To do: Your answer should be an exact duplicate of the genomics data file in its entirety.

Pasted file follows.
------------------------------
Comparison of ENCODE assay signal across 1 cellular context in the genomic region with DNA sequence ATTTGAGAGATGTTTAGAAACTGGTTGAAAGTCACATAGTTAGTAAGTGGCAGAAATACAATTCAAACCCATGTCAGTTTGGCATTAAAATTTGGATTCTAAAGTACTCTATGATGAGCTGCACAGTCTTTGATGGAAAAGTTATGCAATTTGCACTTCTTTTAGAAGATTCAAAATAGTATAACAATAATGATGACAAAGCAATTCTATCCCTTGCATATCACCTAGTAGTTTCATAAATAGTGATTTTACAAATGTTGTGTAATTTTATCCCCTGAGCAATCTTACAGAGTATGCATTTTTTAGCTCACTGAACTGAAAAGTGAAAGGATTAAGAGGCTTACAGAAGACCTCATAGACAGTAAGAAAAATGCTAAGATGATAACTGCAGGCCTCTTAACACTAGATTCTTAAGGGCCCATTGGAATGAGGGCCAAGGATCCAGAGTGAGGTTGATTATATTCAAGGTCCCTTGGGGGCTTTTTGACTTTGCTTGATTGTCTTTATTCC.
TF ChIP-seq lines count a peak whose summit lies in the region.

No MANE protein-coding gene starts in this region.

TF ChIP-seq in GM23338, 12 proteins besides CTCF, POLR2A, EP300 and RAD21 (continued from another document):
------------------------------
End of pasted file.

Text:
Comparison of ENCODE assay signal across 1 cellular context in the genomic region with DNA sequence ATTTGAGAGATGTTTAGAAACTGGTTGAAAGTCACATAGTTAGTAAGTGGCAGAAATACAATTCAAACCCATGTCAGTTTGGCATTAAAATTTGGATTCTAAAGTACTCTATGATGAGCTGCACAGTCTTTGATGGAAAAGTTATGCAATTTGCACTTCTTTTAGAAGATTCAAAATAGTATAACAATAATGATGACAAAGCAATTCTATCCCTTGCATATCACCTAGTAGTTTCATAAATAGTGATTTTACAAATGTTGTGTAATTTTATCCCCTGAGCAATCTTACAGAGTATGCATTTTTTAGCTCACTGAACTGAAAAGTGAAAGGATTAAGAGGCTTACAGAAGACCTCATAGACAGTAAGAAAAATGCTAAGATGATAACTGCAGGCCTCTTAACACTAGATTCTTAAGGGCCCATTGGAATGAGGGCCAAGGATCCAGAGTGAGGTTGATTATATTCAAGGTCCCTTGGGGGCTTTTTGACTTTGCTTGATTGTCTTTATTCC.
TF ChIP-seq lines count a peak whose summit lies in the region.

No MANE protein-coding gene starts in this region.

TF ChIP-seq in GM23338, 12 proteins besides CTCF, POLR2A, EP300 and RAD21 (continued from another document):